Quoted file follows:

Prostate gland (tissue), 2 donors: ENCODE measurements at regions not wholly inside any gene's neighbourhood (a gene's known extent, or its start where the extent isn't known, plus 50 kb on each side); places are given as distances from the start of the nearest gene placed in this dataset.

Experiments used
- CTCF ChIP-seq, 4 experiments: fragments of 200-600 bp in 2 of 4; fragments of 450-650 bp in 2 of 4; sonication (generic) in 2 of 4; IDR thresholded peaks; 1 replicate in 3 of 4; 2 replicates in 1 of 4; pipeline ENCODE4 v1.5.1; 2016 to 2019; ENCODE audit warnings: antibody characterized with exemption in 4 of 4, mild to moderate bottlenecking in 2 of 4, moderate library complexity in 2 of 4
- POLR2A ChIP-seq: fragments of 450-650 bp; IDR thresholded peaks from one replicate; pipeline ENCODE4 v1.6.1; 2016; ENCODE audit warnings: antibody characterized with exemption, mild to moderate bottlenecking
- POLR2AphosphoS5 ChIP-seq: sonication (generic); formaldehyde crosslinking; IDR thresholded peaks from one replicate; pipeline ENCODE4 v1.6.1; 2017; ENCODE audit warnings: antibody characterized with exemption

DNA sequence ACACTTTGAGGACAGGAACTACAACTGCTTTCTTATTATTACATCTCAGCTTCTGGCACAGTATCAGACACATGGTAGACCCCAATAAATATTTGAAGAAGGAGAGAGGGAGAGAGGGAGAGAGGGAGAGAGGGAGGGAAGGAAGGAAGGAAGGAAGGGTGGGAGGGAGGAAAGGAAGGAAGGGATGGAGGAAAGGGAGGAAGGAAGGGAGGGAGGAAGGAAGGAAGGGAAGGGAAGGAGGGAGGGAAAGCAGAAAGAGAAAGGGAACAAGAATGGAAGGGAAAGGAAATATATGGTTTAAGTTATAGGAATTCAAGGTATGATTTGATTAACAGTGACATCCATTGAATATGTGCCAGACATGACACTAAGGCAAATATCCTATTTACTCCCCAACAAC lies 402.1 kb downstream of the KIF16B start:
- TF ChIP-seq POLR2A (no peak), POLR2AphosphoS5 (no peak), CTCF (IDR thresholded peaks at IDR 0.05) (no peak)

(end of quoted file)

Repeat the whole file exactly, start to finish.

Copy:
Prostate gland (tissue), 2 donors: ENCODE measurements at regions not wholly inside any gene's neighbourhood (a gene's known extent, or its start where the extent isn't known, plus 50 kb on each side); places are given as distances from the start of the nearest gene placed in this dataset.

Experiments used
- CTCF ChIP-seq, 4 experiments: fragments of 200-600 bp in 2 of 4; fragments of 450-650 bp in 2 of 4; sonication (generic) in 2 of 4; IDR thresholded peaks; 1 replicate in 3 of 4; 2 replicates in 1 of 4; pipeline ENCODE4 v1.5.1; 2016 to 2019; ENCODE audit warnings: antibody characterized with exemption in 4 of 4, mild to moderate bottlenecking in 2 of 4, moderate library complexity in 2 of 4
- POLR2A ChIP-seq: fragments of 450-650 bp; IDR thresholded peaks from one replicate; pipeline ENCODE4 v1.6.1; 2016; ENCODE audit warnings: antibody characterized with exemption, mild to moderate bottlenecking
- POLR2AphosphoS5 ChIP-seq: sonication (generic); formaldehyde crosslinking; IDR thresholded peaks from one replicate; pipeline ENCODE4 v1.6.1; 2017; ENCODE audit warnings: antibody characterized with exemption

DNA sequence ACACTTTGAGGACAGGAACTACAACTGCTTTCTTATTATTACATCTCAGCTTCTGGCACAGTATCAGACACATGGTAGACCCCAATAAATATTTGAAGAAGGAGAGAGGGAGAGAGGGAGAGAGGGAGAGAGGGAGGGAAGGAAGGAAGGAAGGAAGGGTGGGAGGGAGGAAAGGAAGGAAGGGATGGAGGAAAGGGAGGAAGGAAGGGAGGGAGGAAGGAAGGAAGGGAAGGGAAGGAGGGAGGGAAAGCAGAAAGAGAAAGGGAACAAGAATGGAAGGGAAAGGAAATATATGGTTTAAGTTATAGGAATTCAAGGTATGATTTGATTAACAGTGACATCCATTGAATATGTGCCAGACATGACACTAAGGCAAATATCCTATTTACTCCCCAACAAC lies 402.1 kb downstream of the KIF16B start:
- TF ChIP-seq POLR2A (no peak), POLR2AphosphoS5 (no peak), CTCF (IDR thresholded peaks at IDR 0.05) (no peak)